Welcome to Physics 498Bio
Understanding biology using “simple” ideas from
Your host:
Professor Paul Selvin
Office: 365 Loomis
Office Hr: after class or 10:30-11:30 Friday.
(Can anyone NOT make it?)
[email protected]: 244-3371
Your co-host:
Dylan Reid, 1st year biology student
Office: 364 Loomis
Office Hrs: sEither Sunday OR Tuesday 1-2pm
Depending on whether HW due on Mon. or Wed.
[email protected], 333-1850
HW due 1 week from date of assignment
Course Info:
then physics498bio Spr08
physics.uiuc.edu, Courses, Intro to Biophysics Research
(next to 498Bio)
Course Information Physics 498Bio
Introduction to Biological Physics
You’ve (hopefully) made a good choice!
Physics 111, 112 (or equivalent)
Some knowledge of Statistical Mechanics
Gibb’s Free Energy, DG = DH-TDS;
Boltzmann’s Constant, k;
Boltzmann Factor: exp(-Ei/kT)
(Remember in useful units:
[kT = 4 pN-nm; ATP = 80-100 pN-nm ~ 25 kT])
Some elementary calculus.
No previous biology assumed. I teach it in course.
Required Reading
Essential Cell Biology, 2nd edition:
by Bruce Alberts et al.
Excellent introduction to biology,
Need to know biology in order to do biophysics!
Using physics to understand biology!
Not biology to understand physics!
Goals of course
1. Learn some basic molecular biology.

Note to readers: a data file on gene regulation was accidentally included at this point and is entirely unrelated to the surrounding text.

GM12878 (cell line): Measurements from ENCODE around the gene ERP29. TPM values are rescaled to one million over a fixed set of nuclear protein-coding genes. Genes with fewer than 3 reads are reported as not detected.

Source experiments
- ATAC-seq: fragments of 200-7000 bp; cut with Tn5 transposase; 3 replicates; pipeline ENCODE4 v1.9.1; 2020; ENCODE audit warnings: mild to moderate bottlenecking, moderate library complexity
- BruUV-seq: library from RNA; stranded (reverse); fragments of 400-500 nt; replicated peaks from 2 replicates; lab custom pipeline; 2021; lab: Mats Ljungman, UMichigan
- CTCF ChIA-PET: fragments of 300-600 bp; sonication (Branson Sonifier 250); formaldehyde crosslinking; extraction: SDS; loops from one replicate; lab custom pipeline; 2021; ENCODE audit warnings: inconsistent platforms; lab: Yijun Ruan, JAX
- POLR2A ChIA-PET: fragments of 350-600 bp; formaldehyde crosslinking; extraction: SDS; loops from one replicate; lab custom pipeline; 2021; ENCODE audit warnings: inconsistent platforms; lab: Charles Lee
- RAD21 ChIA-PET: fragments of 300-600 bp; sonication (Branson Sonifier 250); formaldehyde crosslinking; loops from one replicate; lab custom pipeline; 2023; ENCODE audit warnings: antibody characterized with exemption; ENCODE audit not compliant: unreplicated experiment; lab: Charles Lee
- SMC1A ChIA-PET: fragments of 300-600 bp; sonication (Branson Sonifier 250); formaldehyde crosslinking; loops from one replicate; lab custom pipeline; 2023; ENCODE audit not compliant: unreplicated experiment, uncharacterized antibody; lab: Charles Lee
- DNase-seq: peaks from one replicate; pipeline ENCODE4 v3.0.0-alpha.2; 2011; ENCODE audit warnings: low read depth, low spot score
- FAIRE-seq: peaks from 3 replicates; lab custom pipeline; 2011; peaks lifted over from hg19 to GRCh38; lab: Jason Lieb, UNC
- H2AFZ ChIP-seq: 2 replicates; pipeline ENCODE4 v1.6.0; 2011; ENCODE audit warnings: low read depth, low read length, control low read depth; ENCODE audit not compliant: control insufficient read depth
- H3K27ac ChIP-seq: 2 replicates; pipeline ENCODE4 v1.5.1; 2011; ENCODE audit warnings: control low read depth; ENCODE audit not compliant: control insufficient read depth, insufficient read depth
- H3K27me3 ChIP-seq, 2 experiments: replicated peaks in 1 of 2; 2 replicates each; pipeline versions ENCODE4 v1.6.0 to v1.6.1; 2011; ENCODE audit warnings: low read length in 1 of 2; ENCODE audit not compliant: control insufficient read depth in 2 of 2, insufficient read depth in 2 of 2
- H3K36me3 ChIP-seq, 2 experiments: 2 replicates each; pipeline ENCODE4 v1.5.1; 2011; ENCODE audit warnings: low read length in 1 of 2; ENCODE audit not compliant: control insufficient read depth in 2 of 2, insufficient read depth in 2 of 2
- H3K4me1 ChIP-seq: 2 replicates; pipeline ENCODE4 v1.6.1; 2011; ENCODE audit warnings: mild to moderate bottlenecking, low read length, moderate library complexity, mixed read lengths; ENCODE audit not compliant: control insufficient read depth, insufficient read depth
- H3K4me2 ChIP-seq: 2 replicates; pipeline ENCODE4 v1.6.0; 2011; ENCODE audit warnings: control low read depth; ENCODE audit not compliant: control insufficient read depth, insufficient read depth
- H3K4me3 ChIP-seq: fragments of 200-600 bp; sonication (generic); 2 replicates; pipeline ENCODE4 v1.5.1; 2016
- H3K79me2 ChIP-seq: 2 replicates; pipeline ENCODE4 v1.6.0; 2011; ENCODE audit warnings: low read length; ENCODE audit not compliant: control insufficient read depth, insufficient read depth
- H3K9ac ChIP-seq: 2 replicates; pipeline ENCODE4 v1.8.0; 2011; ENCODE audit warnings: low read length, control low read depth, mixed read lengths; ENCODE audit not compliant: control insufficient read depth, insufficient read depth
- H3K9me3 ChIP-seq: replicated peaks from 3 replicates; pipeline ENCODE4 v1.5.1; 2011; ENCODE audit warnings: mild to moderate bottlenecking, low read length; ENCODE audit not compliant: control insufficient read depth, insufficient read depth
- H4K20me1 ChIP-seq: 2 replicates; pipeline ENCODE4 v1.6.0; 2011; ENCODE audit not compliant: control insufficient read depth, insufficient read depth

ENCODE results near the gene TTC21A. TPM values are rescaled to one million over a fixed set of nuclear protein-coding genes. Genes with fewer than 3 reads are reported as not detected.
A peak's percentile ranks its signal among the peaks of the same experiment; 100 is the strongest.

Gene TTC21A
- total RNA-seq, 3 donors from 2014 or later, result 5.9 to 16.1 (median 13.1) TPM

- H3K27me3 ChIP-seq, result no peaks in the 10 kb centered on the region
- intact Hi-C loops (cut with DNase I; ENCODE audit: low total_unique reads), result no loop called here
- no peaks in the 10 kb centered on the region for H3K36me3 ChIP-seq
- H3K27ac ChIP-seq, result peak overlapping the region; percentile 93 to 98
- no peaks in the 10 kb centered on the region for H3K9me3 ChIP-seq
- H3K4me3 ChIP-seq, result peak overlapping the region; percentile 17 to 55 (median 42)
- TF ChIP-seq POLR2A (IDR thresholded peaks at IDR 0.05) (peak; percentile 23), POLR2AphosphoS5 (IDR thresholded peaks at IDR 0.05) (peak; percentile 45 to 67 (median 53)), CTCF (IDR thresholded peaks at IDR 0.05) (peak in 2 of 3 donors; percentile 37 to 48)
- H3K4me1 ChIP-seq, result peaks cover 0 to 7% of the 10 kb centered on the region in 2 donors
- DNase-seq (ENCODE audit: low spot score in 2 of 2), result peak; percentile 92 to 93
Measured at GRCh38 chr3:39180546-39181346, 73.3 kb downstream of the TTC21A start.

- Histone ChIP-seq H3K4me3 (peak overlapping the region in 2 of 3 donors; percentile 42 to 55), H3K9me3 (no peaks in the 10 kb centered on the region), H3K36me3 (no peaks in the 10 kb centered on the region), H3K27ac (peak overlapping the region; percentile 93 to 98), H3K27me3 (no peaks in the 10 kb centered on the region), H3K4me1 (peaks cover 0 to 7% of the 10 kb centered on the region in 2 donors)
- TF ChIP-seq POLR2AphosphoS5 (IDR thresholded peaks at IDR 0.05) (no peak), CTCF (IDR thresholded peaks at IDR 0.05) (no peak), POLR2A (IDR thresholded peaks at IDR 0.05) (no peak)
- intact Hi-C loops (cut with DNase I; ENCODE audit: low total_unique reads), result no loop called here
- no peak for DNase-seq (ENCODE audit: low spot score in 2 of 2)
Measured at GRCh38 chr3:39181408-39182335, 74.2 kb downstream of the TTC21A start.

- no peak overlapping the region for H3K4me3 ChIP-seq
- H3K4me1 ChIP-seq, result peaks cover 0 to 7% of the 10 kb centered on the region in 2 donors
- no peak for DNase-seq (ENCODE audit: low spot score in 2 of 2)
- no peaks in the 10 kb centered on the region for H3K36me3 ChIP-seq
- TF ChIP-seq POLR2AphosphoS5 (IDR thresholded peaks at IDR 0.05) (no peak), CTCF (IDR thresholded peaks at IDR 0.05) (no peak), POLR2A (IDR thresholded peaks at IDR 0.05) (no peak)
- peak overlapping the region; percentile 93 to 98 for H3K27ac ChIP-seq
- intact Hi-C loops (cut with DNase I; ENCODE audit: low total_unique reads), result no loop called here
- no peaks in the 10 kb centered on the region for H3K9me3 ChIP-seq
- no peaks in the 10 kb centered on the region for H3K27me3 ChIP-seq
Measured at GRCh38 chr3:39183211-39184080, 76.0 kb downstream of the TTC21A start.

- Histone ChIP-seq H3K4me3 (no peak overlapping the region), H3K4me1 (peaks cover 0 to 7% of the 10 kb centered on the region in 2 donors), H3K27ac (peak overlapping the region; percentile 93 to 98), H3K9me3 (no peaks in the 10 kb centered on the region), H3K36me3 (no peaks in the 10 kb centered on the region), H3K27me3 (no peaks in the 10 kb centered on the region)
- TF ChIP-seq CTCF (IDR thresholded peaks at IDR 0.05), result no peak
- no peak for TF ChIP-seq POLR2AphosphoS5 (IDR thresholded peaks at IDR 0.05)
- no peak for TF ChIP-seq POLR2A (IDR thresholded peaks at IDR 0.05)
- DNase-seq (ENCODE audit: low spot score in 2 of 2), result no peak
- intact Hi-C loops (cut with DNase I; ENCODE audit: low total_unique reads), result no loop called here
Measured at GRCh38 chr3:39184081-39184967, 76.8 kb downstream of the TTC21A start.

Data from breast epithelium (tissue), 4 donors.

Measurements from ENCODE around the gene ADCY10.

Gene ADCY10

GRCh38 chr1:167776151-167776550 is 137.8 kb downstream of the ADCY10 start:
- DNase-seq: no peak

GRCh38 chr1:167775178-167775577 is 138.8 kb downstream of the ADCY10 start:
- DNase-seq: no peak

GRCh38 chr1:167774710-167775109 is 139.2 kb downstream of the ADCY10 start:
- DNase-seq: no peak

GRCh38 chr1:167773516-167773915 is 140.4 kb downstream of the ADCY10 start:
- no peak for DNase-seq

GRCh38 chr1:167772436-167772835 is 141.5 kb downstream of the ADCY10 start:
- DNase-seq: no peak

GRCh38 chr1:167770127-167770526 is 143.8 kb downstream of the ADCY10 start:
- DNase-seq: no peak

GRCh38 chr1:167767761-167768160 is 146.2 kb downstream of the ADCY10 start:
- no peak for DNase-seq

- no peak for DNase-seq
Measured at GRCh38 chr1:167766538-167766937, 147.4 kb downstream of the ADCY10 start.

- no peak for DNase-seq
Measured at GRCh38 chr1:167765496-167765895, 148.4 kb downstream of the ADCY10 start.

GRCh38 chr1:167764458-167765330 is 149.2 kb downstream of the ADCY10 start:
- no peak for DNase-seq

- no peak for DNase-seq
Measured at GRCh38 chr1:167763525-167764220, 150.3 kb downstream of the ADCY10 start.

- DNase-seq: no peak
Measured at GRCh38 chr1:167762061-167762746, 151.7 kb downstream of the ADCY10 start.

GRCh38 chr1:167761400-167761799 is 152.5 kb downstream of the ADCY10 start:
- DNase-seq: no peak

DNA (PCR, sequencing)
Proteins... can do everything!
2. Learn how to apply basic physics to biology.
Mechanics, Electricity & Light, Statistical Mechanics
(Example today – What planets are life possible on?)
3. Learn about/type problems biophysicists work on.
Molecular motors (chemical  mechanical)
Ion Channels (chemical Ion Gradients electrical)
Photosynthesis (light  electricalchemical energy)
Stochastic Nature of gene expression,
Magnetic Navigation, Vision...
4. Learn“back of the envelope”type calculations.
Example today: Strength of animals
5. Learn experimental (bio)physics
How to measure (nm distances, pN forces),
Single molecules (Fluorescence, Optical &
Magnetic Traps), Patch Clamp Techniques
Some guest lecturers– people doing the stuff!
Klaus Schulten, --Magnetic Levitation
Yann Chemla…--Optical Traps.
Course Schedule
DNA & Proteins
1) Jan. 14th : Intro; King Kong; Temp. of Earth; DNA and Proteins; Evolution
2) Jan 16th : Nucleic Acids & Boltzmann Constant
3) Jan 23rd : Nucleic Acids & PCR, Amino Acids, Proteins
4) Jan 28th : DNA Fidelity, RNA Catalysis, & Gene Chips
5) Jan 30th : Gene Chips; Beginning of Enzymes
Imaging & Microscopy –seeing small things.
6) Feb 4th : Diffraction limit, different kinds of microscopy (EM, X-ray).
7) Feb 6th : Fluorescence: very useful form of microscopy. Can see single molecule!
8) Feb 11th : ATPase Operates at near 100% Efficiency